The Options That Lie Ahead

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This is an existentially stressful day. It’s Monday, July 16th, and as of last week, fresh evidence has been revealed that suggests a massive, cohesive effort to subvert democracy in the United States in 2016. The perpetrators of this effort are now meeting behind closed doors in a presumably friendly session with the political leader that the efforts successfully installed.

Meanwhile, the planet is warming in ways that will not likely be stopped or reversed, even in the event of globally unified, beautifully coordinated campaign, the odds of which are vanishingly slim. Capitalist pressures and disruptions to democratic systems are powerful forces that push back against this effort at every turn, by both deregulating industry and by breaking down a harmonious coordination between nations that might represent our last chance at salvation. The prospects for human health and prosperity during the second half of the 21st century are increasingly cloudy, and as resources diminish, desperation and its attendant scapegoating, panic and violence are likely to follow.

For reasons that may or may not be scientifically linked to this predictable set of events, birthrates are slowing, but no rate of reduction will likely be enough to forestall a spike in measurable human suffering that seems to lie on the horizon.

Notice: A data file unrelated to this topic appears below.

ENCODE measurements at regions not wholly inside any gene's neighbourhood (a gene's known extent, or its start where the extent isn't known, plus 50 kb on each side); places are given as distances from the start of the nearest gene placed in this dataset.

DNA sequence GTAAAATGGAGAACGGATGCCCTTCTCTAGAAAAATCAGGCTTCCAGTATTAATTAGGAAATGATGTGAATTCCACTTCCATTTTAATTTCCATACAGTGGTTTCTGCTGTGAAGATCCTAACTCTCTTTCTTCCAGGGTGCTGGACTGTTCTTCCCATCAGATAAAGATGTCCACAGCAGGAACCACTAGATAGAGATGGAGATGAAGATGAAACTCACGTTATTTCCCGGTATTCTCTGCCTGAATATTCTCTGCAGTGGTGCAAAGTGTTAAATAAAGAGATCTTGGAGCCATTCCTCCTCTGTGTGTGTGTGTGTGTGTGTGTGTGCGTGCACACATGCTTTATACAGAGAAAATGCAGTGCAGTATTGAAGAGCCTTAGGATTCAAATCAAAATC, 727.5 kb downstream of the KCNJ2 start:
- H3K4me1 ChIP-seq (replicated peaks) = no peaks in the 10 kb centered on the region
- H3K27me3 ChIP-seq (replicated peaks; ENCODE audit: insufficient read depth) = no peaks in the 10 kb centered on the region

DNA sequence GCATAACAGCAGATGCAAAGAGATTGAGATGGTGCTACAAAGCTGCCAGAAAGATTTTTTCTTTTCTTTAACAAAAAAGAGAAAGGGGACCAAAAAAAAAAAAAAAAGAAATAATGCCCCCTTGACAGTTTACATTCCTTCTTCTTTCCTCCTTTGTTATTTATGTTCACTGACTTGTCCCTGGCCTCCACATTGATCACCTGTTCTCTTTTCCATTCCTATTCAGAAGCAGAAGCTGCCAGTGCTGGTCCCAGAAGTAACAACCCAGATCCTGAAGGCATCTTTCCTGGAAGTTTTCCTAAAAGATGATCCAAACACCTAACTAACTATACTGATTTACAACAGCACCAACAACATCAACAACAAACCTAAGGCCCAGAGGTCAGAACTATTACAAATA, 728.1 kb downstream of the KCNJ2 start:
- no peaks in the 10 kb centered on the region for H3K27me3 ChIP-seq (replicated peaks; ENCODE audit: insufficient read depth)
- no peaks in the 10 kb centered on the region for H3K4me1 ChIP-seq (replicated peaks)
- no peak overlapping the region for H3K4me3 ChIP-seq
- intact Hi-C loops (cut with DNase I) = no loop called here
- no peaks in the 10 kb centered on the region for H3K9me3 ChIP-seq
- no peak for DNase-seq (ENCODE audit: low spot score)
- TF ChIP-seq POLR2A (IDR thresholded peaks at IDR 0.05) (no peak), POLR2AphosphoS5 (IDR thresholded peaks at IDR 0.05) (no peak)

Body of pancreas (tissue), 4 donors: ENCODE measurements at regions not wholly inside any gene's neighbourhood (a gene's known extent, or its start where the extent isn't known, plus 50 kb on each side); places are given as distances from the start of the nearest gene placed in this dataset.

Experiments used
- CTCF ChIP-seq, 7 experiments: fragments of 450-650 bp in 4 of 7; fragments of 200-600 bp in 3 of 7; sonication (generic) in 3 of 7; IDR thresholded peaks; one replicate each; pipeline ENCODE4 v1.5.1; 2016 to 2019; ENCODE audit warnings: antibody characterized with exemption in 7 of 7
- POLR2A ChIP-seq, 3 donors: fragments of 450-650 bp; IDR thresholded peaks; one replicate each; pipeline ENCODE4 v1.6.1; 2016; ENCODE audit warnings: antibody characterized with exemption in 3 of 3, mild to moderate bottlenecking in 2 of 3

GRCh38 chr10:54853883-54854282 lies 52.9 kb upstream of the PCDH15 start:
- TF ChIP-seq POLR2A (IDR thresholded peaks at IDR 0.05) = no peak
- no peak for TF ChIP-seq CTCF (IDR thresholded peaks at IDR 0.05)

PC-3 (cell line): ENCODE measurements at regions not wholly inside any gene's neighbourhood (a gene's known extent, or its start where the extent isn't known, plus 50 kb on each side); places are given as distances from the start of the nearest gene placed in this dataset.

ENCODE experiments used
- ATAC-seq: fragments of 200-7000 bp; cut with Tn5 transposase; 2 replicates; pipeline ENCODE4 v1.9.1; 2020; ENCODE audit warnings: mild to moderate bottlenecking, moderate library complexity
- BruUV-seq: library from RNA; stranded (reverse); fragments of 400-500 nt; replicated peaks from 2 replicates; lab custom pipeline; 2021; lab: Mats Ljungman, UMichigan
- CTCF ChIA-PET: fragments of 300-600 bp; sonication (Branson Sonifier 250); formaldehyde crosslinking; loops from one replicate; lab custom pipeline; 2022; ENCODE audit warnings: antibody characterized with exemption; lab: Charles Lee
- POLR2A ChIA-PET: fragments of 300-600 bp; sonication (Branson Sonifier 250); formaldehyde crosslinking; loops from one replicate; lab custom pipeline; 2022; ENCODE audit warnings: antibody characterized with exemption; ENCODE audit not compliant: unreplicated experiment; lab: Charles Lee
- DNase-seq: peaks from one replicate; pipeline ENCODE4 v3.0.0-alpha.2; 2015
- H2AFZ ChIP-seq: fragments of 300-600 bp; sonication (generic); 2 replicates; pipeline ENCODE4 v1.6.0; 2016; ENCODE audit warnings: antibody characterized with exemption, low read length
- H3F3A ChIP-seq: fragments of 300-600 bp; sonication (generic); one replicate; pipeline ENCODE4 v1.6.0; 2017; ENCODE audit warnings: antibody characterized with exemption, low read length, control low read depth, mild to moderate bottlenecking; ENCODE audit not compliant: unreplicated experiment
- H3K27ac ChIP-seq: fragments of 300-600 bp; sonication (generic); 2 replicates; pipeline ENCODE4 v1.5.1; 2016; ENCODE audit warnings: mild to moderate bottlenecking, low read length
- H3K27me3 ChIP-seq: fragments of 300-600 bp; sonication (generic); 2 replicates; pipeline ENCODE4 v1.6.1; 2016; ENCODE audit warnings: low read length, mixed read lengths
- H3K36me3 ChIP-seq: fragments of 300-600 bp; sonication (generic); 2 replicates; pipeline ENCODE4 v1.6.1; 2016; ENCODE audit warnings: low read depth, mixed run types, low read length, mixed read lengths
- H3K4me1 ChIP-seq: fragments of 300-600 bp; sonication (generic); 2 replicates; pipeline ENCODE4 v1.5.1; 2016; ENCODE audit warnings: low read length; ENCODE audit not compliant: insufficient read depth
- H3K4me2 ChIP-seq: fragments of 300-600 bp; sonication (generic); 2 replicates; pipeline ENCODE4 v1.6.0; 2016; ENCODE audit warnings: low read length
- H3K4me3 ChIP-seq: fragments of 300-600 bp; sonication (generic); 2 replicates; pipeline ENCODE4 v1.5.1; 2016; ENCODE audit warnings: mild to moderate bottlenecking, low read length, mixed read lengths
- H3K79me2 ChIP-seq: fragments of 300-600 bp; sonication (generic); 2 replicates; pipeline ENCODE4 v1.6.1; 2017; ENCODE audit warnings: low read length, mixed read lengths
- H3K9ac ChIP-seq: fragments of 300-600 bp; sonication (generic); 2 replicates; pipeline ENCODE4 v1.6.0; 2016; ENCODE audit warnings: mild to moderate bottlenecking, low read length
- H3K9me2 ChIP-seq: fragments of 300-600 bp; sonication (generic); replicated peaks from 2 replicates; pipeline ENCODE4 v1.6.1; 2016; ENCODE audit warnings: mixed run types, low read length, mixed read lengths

We are a product of the things that happen around us. No person is born into a world free of influences, and no person lives a life untouched and unshaped by their culture and circumstances. In other words, not a single one of us can opt out of whatever lies ahead. There is no exit from this ride; our only responses, reactions and choices will come from a menu of options, a menu which will become easier to read as time goes by.

Humanity will survive, of course: Humans have seen worse and have endured worse than what we are experiencing right now, and on every occasion so far we have emerged on the other side of change and hardship intact, if damaged by the experience. This will happen again. But on the path ahead, every one of us will be forced to adapt in one way or another. Here are some of the options and adaptations that seem to be appearing in front of us. Do any of them look familiar?

Selective consumption

Temperature increases around the globe appear linked to human activity, which seems to take one primary form above all others: consumption. “Activity” seems to be synonymous with making stuff, buying stuff, transporting stuff, using stuff, and throwing stuff away. Between food, plastic, travel, amusement, and personal comfort, stuff lies at the heart of the fossil fuel blaze that keeps us in motion, and pushing back against reckless consumption seems like a wise and promising personal choice. Saving our money and limiting plane flights, meat consumption, and plastic use seem like easy decisions with a measurable impact. Are they? Only time will tell, but many of us are leaning toward this option as a way of stemming the tide.